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What Are We Throwing Away?

By: Louisa Shepard Published: Sep 18, 2014

The enormous amount of food waste generated from field to table to landfill in America is staggering, even more so when the resources needed to produce the food are considered.

This waste is occurring at the same time that families are going hungry. In fact, millions of Americans live in “food insecure” households, meaning that at times they do not have access or funds to purchase sufficient, safe, and nutritious food to meet their dietary needs.

Understanding the scope of food loss and waste in America, possible solutions, and the impact on food insecurity will be the focus of a unique national conference hosted by Penn Vet on December 8 and 9 at the Philadelphia campus.

The conference—The Last Food Mile: Food Loss and Food Waste in the U.S. Food Supply Chain—is funded by a $49,000 grant recently awarded to Penn Vet by the United States Department of Agriculture (USDA) through its Agriculture and Food Research Initiative.

“This is the first conference of its kind in the country,” said Dr. Zhengxia Dou, Professor of Agriculture Systems at Penn Vet’s New Bolton Center, who is chairing the conference organizing committee, along with Penn Vet’s Drs. Alan Kelly, David Galligan, and James Ferguson.

Dr. Zhengxia Dou 

“Food loss and waste occurs in the field at harvest, and post-harvest during processing, marketing, distribution, and consumption,” Dou continued. “However, there are few comprehensive studies examining the extent, breadth, and depth of food loss and waste.”

Why would a veterinary school play a leading role in contributing to America’s food security and sustainability?

As Penn Vet Dean Joan Hendricks explained, “Veterinarians ensure that animals produce plentiful, safe, and affordable food, improving their productivity while addressing environmental and animal welfare concerns. Penn Vet is perfectly positioned to tackle the challenge of helping to reduce food waste in America, with an eye to reducing hunger as well.”

The topic of food waste and loss is one of critical importance in America, the USDA National Institute of Food and Agriculture wrote in its letter awarding the grant to Penn Vet. “The effort to address food loss and food waste throughout the value chain is also a strength of this conference,” the USDA noted. “Given the growing interest in this area, now is a great time for a research conference.”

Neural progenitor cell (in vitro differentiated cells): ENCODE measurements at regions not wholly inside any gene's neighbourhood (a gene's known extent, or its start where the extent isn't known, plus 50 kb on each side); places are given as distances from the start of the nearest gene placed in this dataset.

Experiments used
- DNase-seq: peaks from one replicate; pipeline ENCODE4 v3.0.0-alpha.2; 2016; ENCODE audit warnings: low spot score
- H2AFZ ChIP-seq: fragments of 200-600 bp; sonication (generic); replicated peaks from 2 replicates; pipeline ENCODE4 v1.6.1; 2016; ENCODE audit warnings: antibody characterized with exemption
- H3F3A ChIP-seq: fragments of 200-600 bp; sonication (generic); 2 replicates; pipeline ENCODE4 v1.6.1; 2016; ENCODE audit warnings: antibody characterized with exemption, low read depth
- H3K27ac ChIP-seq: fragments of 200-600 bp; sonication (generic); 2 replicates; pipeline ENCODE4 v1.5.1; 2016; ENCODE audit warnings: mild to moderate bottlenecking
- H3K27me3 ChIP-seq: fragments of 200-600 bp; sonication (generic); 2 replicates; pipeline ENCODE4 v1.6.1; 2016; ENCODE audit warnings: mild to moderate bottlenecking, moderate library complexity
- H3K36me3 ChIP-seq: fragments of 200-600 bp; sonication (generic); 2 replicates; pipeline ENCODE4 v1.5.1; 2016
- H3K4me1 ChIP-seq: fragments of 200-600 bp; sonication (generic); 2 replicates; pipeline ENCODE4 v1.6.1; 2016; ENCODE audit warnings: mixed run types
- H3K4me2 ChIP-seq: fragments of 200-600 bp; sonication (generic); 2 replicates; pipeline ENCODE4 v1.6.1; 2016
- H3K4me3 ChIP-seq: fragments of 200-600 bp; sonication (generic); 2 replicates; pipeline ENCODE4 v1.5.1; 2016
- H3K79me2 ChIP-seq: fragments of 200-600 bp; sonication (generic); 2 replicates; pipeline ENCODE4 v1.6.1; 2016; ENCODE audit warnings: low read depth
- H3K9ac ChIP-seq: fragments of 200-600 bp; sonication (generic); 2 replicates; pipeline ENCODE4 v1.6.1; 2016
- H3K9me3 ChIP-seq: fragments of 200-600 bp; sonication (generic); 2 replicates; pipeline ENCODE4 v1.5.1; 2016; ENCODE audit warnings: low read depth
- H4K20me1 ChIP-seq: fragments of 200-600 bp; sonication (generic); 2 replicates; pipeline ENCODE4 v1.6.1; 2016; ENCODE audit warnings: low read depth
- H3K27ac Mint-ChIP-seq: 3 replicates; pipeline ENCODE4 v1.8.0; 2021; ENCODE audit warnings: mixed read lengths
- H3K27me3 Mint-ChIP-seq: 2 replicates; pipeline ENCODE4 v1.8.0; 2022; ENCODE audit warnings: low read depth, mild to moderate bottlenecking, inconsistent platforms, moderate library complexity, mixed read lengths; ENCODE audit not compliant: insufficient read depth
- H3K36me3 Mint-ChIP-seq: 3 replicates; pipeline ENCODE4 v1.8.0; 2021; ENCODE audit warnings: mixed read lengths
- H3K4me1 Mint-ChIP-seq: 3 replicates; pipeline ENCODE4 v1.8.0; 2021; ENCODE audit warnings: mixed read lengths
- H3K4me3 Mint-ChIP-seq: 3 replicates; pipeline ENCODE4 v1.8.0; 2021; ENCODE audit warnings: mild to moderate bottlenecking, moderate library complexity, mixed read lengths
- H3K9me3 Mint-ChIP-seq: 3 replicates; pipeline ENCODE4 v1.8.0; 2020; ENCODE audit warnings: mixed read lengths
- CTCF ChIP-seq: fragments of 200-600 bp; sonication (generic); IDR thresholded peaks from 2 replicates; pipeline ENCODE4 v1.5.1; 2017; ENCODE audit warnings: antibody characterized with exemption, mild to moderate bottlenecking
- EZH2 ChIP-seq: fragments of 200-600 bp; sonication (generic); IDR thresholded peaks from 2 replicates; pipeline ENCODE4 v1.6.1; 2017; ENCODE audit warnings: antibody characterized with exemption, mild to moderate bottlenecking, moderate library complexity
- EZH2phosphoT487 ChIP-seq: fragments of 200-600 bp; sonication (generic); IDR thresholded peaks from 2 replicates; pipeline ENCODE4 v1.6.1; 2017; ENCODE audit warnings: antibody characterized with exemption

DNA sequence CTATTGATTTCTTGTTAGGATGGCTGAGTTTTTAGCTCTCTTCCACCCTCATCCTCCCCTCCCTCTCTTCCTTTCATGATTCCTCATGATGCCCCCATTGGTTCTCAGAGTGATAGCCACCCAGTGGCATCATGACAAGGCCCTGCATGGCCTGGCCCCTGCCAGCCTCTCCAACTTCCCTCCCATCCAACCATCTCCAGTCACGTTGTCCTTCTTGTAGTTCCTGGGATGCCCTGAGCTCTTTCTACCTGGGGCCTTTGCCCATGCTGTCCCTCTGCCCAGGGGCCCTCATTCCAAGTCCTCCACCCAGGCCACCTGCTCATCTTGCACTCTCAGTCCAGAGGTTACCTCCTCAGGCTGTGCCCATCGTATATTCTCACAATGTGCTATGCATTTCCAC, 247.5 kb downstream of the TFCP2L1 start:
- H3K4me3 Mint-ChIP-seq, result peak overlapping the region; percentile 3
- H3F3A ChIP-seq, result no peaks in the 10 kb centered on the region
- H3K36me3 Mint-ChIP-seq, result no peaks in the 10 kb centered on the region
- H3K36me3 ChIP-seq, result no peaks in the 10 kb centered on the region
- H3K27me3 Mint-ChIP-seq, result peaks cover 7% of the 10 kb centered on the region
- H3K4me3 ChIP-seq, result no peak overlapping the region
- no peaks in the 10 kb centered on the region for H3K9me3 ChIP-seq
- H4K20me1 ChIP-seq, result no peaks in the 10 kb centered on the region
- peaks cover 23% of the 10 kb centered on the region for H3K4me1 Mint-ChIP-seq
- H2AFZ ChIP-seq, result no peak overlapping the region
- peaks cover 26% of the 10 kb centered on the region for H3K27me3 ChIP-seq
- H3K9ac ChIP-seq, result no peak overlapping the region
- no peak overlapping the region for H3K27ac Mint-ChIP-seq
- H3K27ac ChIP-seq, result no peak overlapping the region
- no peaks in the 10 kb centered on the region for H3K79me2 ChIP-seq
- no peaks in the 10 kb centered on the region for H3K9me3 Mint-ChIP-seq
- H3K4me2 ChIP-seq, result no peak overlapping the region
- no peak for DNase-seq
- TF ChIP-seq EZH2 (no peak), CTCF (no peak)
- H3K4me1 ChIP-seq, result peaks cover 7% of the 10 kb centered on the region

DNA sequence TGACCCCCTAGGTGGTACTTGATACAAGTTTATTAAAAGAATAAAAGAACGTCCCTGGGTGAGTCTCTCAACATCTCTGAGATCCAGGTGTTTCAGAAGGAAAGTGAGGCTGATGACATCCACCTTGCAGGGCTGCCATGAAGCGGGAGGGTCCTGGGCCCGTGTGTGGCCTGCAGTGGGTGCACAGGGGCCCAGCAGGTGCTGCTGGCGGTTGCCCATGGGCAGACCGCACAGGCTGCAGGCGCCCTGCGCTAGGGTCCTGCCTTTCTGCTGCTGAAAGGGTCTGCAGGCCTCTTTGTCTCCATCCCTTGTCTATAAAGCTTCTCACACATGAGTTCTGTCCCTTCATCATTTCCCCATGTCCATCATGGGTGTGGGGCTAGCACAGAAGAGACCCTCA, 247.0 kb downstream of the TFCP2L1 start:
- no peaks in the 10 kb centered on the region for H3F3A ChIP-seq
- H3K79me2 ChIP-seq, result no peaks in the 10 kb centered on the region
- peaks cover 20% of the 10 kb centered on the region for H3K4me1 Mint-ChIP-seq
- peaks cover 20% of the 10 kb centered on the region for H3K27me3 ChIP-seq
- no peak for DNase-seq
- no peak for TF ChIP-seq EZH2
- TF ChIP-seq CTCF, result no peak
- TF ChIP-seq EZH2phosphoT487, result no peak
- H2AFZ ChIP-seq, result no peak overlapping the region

More than two dozen experts from around the world will participate in panel discussions highlighting four food sectors: industry, consumer, recovery, and behavior change. Conference attendees will represent a broad spectrum of professional backgrounds and expertise, including industry executives, academics, authors, researchers, psychologists, lawyers, and Penn students. An estimated 200 people are expected to attend.

“We want to raise the awareness and spread the word,” said Dou. “We want people to share their experiences to discover what works best. We want to build a community through networking to help find solutions.”

Food Waste and Hunger

According to a 2010 USDA study, more than one-third of the food produced for human consumption in the United States is wasted each year—equaling 133 billion pounds of food, worth $161 billion.

“It’s astonishing,” Dou said. “It’s an economic issue. It’s a moral issue. It’s a health issue. It’s a sustainability issue. We are wasting so much food, when so many children are hungry and don’t have enough nutritious food to develop and lead healthy lives.”

What are we Throwing Away-1 

Health and Productivity (CAHP), and she is perhaps the only soil scientist on the faculty of a veterinary school. After earning a master’s degree in China, Dou came to the United States to get her PhD in soil chemistry from Penn State University. She joined the Penn Vet faculty in 1997.

In addition to global food security, Dou’s research focuses on increasing efficiency in animal production systems and “agroecosystems,” the transformation and transport of nutrients, and the environmental impact of animal waste.

“At CAHP we emphasize productivity, such as how many pounds of milk a cow can produce, as well as profitability for the farmers and environmental sustainability,” she said. “These are all part of the picture of food security.”

Born and raised in China on a cooperative farm in an era of stagnation plagued with drought and famine, Dou has dedicated her life and work to food production and its environmental impact. “For at least the first 15 years of my life I was in chronic hunger,” Dou said. “So food is very, very important to me.”